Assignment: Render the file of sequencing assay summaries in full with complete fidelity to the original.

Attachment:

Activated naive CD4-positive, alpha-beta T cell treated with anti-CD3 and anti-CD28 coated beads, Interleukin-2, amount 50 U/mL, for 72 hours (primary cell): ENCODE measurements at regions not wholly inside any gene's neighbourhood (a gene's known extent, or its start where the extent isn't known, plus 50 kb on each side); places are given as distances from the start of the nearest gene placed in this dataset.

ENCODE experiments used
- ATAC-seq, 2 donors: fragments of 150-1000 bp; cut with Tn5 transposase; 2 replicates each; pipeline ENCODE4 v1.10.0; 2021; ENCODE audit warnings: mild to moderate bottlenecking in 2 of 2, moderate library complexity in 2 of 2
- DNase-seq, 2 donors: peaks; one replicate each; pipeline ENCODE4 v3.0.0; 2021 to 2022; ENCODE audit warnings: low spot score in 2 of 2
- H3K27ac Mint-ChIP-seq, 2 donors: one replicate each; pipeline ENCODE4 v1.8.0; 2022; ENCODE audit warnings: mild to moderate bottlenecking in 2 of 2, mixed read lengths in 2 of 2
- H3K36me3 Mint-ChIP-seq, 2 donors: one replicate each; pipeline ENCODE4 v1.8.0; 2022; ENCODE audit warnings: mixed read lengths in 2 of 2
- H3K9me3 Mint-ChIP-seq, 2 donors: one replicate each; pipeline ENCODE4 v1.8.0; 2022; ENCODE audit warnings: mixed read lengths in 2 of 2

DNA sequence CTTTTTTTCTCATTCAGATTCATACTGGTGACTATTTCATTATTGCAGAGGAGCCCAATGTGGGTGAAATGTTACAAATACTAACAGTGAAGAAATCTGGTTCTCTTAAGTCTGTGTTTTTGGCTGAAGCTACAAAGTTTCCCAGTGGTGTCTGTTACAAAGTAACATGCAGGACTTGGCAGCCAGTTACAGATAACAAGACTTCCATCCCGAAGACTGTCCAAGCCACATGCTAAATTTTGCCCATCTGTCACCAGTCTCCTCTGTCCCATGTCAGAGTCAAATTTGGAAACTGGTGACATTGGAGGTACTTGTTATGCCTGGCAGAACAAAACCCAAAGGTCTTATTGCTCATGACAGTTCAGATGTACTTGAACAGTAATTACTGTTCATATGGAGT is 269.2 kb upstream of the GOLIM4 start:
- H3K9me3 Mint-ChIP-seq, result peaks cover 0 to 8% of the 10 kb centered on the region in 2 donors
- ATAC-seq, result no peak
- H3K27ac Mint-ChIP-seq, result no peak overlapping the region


Activated naive CD4-positive, alpha-beta T cell treated with anti-CD3 and anti-CD28 coated beads, Interleukin-2, amount 50 U/mL, for 72 hours (primary cell): ENCODE measurements at regions not wholly inside any gene's neighbourhood (a gene's known extent, or its start where the extent isn't known, plus 50 kb on each side); places are given as distances from the start of the nearest gene placed in this dataset.

ENCODE experiments used
- ATAC-seq, 2 donors: fragments of 150-1000 bp; cut with Tn5 transposase; 2 replicates each; pipeline ENCODE4 v1.10.0; 2021; ENCODE audit warnings: mild to moderate bottlenecking in 2 of 2, moderate library complexity in 2 of 2
- DNase-seq, 2 donors: peaks; one replicate each; pipeline ENCODE4 v3.0.0; 2021 to 2022; ENCODE audit warnings: low spot score in 2 of 2
- H3K27ac Mint-ChIP-seq, 2 donors: one replicate each; pipeline ENCODE4 v1.8.0; 2022; ENCODE audit warnings: mild to moderate bottlenecking in 2 of 2, mixed read lengths in 2 of 2
- H3K36me3 Mint-ChIP-seq, 2 donors: one replicate each; pipeline ENCODE4 v1.8.0; 2022; ENCODE audit warnings: mixed read lengths in 2 of 2
- H3K9me3 Mint-ChIP-seq, 2 donors: one replicate each; pipeline ENCODE4 v1.8.0; 2022; ENCODE audit warnings: mixed read lengths in 2 of 2

DNA sequence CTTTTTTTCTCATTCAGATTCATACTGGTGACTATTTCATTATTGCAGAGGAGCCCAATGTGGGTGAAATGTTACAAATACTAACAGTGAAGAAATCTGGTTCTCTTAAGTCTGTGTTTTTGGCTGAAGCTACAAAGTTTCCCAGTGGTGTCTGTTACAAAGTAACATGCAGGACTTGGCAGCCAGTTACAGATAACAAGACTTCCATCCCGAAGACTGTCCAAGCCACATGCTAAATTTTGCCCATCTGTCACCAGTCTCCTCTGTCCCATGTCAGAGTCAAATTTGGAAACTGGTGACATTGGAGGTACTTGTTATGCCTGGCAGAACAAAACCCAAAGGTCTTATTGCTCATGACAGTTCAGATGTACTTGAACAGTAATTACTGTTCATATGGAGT is 269.2 kb upstream of the GOLIM4 start:
- H3K9me3 Mint-ChIP-seq, result peaks cover 0 to 8% of the 10 kb centered on the region in 2 donors
- ATAC-seq, result no peak
- H3K27ac Mint-ChIP-seq, result no peak overlapping the region